Diagnostic delay of acute mitral regurgitation during the coronavirus disease 2019 pandemic: a case report.Int J Emerg Med. 2021 Jul 19; 14(1):38.IJ
Diagnostic errors or delays can cause serious consequences for patient safety, especially in the emergency department. Anchoring bias is one of the major factors leading to diagnostic error. During the coronavirus disease 2019 (COVID-19) pandemic, the high probability of COVID-19 in febrile patients could be a major cause of anchoring bias leading to diagnostic error. In addition, certain evaluations such as auscultation are difficult to perform on a casual basis due to the increased risk of contact infection, which lead to inadequate assessment of the patients with valvular disease. Acute mitral regurgitation (MR) could be a fatal disease in the emergency department, especially if there is a diagnostic error or delay in diagnosis. It is often reported that diagnosis can be difficult even though there is no treatment other than emergent surgery. The diagnosis of acute MR has become more difficult because coronavirus disease 2019 (COVID-19) pandemic could affect our daily practice especially in febrile patients. We report a case of a diagnostic delay of a febrile patient because of anchoring bias during the COVID-19 pandemic.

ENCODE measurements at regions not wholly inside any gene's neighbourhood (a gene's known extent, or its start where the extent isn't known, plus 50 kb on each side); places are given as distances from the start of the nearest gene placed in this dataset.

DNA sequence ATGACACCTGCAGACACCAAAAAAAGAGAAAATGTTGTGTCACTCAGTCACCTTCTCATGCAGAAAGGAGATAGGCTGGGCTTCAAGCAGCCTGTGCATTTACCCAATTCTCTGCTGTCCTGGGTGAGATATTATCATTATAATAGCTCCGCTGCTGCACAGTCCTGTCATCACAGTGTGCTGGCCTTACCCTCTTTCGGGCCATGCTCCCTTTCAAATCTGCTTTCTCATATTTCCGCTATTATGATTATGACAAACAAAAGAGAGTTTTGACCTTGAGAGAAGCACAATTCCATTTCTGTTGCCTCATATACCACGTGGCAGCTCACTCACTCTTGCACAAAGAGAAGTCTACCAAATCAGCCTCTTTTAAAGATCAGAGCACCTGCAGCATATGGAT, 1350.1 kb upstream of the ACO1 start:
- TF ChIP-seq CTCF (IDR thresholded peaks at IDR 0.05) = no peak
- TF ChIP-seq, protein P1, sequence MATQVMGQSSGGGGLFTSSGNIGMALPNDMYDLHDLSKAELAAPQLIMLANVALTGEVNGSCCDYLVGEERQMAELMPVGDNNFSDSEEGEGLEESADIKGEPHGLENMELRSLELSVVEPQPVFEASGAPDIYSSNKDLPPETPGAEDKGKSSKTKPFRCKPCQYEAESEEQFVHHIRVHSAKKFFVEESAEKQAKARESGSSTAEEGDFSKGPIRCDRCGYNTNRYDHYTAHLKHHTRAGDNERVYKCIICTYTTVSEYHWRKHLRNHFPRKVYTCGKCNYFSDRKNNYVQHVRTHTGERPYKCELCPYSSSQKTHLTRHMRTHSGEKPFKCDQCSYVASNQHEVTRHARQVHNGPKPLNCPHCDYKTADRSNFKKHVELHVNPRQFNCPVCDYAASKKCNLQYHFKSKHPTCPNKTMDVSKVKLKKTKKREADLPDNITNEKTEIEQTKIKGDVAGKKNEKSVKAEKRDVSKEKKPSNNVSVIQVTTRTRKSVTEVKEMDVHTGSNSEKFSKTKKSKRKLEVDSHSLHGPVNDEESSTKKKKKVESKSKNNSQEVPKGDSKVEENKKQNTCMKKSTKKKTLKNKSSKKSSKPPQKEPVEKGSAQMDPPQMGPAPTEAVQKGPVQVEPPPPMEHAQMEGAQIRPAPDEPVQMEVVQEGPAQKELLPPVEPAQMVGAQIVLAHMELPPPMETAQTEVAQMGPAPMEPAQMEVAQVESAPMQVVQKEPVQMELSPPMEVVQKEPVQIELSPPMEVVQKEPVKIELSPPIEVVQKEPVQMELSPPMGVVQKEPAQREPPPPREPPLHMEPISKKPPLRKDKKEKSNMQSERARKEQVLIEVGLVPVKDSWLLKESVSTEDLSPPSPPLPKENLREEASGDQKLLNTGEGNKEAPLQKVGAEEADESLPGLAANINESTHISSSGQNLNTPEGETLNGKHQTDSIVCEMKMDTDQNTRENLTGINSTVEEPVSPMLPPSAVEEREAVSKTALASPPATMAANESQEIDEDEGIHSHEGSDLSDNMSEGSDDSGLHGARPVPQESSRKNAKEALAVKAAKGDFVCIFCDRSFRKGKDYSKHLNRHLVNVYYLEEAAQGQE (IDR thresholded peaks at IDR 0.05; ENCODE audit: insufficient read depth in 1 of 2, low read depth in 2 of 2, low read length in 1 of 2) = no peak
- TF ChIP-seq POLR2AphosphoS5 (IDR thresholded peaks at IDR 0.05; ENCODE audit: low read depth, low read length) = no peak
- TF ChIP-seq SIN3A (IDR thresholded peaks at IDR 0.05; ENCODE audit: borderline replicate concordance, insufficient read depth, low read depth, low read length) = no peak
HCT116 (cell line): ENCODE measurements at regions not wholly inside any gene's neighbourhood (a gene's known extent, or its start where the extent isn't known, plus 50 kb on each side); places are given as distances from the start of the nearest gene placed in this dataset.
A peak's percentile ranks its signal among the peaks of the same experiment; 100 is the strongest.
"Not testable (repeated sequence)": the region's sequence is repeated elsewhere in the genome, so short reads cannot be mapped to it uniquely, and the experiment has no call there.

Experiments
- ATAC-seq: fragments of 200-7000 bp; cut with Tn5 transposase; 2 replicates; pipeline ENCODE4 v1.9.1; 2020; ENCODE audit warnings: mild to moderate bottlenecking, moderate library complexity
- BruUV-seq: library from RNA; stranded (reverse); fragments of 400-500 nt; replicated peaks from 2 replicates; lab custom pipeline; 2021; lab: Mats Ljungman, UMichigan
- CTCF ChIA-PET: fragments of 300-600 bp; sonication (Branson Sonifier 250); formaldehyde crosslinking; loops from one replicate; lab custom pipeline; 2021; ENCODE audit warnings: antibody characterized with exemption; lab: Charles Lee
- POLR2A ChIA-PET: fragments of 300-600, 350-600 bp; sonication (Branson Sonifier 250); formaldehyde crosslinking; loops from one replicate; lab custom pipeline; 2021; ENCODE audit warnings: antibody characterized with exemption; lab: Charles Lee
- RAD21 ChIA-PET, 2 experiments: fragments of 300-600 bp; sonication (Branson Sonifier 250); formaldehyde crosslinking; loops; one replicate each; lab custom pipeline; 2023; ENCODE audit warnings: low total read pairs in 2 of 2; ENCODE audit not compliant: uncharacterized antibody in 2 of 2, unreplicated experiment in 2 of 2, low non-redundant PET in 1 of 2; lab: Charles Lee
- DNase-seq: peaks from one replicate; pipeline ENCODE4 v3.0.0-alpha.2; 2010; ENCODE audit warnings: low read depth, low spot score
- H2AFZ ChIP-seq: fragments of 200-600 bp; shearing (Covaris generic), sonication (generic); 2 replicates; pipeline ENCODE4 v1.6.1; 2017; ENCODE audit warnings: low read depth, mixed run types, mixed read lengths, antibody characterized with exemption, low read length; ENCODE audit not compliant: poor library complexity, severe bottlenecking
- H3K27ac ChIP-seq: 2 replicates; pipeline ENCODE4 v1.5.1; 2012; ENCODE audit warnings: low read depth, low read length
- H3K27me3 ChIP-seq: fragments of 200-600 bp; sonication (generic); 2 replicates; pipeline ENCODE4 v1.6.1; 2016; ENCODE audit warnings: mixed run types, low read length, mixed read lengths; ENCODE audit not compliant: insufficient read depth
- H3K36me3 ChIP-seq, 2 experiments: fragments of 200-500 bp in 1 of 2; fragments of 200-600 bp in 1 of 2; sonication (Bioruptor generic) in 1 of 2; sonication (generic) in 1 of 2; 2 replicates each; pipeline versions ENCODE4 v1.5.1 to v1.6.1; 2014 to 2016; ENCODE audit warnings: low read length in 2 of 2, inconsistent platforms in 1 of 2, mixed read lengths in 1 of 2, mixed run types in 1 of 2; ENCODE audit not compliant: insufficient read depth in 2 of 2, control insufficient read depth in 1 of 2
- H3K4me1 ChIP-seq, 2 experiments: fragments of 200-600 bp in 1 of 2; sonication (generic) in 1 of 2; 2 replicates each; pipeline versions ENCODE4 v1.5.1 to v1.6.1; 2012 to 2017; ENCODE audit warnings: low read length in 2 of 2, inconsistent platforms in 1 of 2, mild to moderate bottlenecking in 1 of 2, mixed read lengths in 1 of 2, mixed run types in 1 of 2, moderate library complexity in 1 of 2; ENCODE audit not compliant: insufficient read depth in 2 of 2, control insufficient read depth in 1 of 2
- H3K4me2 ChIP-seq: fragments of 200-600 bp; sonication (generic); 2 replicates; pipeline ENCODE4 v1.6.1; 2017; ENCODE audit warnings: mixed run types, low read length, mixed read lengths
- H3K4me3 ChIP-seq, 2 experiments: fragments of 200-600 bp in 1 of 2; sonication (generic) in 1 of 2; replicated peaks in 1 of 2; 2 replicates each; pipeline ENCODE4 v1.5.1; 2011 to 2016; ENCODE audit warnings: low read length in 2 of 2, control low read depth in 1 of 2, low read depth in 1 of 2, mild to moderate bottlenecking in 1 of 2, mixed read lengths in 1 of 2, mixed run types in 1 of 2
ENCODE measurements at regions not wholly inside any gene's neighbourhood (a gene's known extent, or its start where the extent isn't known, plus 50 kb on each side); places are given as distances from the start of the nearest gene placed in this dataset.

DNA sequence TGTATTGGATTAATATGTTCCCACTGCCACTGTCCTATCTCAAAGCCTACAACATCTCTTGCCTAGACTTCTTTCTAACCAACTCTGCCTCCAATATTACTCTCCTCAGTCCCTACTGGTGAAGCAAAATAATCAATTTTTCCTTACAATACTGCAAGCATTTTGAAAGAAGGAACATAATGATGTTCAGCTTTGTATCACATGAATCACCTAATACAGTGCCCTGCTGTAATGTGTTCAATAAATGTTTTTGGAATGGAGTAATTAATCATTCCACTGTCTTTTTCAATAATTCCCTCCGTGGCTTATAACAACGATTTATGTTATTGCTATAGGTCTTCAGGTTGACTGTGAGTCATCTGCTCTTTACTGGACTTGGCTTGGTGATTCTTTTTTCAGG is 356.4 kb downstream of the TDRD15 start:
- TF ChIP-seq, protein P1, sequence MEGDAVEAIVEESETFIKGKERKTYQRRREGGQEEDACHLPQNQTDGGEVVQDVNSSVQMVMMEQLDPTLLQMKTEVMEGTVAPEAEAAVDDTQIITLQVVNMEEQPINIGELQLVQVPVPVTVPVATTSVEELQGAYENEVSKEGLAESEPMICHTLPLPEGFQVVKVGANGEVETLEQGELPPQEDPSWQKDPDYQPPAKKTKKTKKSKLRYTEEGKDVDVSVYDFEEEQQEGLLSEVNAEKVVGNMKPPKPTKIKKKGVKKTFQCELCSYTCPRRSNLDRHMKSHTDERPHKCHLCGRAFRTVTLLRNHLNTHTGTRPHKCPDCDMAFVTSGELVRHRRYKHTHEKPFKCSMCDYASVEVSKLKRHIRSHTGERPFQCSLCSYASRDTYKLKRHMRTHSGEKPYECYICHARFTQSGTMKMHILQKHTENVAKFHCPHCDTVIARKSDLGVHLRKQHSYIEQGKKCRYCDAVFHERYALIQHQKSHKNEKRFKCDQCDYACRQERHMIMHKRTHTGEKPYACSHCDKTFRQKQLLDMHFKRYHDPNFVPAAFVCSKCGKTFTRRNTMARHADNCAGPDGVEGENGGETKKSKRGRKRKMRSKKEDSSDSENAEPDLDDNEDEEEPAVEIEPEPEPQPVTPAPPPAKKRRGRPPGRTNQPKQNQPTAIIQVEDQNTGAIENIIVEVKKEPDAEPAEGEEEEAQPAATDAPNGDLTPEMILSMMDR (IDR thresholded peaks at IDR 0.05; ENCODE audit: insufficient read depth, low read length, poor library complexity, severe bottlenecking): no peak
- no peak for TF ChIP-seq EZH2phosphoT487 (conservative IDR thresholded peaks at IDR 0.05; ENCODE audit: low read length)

A 45-year-old man presented to the emergency department complaining of acute dyspnea and fever. Based on vital signs and computed tomography of the chest, acute pneumonia due to COVID-19 was suspected. Auscultation was avoided because of facility rule based on concern of contact infection. After admission to the intensive care unit, Doppler echocardiography revealed acute mitral regurgitation, and transesophageal echocardiography revealed mitral valve tendon rupture. After confirming the negative result for the polymerase chain reaction of severe acute respiratory syndrome coronavirus 2, mitral valvuloplasty was performed on the third day after admission. The patient was discharged 14 days after admission without complications.
In COVID-19 pandemic, anchoring bias suspecting COVID-19 among febrile patients becomes a strong heuristic factor. A thorough history and physical examination is still important in febrile patients presenting with dyspnea to ensure the correct diagnosis of acute mitral regurgitation.